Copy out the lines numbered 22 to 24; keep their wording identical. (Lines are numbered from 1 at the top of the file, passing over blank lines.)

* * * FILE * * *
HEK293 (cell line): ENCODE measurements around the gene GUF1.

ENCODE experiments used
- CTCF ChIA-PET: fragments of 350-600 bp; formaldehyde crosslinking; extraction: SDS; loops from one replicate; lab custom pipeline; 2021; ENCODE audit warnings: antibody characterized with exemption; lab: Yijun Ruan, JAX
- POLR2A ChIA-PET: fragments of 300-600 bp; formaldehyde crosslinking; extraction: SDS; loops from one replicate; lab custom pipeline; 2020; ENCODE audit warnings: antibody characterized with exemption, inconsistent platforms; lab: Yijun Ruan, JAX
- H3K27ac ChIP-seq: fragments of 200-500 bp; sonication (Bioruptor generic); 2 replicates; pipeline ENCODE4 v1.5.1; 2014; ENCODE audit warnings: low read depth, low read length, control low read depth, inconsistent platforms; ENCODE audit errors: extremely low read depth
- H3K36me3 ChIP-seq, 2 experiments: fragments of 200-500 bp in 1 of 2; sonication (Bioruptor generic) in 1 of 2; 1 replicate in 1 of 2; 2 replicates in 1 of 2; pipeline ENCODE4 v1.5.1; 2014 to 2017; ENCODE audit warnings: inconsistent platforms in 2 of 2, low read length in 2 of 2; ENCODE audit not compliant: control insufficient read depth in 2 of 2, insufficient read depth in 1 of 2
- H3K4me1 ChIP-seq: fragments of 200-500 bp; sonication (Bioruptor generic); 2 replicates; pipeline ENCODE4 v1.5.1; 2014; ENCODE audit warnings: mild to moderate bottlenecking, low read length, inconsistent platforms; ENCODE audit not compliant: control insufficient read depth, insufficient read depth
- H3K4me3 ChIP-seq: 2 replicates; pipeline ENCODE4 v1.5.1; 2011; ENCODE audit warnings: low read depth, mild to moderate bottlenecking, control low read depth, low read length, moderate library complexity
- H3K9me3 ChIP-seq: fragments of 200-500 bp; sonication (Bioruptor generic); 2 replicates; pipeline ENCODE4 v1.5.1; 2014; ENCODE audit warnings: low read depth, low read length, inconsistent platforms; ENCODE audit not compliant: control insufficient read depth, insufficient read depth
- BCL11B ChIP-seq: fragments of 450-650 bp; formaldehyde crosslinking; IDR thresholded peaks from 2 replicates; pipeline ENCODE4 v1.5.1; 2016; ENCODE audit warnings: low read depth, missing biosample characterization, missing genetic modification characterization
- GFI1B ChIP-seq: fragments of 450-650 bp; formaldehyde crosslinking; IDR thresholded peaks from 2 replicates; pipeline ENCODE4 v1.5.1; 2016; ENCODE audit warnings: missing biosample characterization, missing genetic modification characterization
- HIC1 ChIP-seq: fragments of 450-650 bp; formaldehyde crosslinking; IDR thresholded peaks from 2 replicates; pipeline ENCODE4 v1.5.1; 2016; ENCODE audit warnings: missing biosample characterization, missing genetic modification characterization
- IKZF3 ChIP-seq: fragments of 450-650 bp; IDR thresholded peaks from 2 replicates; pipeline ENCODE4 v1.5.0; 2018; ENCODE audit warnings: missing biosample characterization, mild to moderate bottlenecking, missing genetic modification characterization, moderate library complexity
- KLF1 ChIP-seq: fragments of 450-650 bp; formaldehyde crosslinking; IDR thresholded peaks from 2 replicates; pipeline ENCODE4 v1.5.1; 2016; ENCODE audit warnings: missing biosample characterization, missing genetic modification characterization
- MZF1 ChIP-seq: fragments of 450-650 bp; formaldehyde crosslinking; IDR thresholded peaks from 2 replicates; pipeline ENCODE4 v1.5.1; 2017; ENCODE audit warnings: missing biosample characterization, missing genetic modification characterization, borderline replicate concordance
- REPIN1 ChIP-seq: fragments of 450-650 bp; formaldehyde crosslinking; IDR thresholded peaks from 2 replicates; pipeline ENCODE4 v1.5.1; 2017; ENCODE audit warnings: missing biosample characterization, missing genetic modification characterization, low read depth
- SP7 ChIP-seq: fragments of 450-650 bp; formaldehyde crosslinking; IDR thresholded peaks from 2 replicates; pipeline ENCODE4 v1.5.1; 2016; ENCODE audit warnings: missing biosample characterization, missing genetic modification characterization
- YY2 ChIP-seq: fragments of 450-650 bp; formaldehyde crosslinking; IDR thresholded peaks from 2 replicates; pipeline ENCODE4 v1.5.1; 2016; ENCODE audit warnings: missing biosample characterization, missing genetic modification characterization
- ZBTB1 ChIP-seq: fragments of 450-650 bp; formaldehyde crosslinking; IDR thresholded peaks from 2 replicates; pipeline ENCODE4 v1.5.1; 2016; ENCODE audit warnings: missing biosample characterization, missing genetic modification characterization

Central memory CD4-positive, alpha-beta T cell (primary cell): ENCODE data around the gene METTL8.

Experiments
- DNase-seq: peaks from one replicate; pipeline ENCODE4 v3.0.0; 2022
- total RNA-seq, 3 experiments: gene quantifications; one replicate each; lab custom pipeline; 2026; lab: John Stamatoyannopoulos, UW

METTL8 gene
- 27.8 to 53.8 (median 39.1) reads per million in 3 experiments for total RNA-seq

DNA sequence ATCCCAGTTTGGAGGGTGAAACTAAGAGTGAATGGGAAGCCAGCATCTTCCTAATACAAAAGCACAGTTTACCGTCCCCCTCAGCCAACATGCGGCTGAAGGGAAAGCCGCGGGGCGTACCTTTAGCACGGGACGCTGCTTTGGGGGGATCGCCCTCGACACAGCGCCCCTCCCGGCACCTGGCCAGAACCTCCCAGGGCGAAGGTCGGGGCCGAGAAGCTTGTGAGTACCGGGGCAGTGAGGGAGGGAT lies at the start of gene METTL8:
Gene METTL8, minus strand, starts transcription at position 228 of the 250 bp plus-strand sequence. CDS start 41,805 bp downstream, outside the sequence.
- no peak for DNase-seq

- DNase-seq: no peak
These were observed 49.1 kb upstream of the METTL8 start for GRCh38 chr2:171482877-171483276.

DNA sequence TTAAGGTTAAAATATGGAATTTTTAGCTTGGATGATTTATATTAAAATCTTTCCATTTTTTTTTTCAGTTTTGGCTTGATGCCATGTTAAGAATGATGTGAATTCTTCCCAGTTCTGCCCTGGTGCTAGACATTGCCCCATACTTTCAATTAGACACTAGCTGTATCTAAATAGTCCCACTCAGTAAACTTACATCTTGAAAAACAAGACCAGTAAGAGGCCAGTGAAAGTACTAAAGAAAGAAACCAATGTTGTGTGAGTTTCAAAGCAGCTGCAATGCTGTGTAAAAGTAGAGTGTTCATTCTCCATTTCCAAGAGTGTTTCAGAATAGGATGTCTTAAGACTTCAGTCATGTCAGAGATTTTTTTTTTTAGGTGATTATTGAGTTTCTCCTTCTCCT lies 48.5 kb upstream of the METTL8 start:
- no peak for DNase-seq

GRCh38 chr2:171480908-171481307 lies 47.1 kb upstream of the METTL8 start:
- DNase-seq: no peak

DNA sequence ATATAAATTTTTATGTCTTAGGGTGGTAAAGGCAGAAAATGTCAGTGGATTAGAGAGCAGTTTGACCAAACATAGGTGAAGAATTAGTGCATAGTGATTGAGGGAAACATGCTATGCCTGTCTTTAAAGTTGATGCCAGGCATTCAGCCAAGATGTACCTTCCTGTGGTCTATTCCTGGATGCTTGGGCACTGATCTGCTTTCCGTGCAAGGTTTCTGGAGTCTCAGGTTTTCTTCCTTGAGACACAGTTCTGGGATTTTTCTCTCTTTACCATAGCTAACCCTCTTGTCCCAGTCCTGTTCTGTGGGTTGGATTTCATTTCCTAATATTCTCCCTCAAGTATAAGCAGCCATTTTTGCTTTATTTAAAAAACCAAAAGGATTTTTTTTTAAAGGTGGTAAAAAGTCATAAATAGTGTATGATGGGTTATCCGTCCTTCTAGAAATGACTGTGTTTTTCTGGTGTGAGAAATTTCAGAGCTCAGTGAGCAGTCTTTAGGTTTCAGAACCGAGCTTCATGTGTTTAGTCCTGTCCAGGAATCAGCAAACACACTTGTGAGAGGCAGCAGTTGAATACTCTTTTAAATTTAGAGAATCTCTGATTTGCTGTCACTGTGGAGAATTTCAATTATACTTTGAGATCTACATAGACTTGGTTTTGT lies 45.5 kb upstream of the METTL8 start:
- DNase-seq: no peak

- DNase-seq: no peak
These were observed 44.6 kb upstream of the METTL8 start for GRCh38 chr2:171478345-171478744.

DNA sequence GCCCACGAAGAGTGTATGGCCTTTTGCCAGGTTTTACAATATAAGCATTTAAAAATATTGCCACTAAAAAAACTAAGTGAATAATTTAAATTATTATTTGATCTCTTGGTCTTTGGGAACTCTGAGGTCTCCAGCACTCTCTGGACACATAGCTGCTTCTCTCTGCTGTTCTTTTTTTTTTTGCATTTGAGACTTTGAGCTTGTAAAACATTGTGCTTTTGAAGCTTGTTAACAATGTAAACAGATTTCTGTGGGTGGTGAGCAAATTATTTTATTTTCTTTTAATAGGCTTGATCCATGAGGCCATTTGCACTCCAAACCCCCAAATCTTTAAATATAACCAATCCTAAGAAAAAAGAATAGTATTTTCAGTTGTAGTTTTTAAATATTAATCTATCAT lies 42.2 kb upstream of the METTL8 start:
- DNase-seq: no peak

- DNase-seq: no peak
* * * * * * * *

- DNase-seq: peaks from one replicate; pipeline ENCODE4 v3.0.0; 2022
- total RNA-seq, 3 experiments: gene quantifications; one replicate each; lab custom pipeline; 2026; lab: John Stamatoyannopoulos, UW

METTL8 gene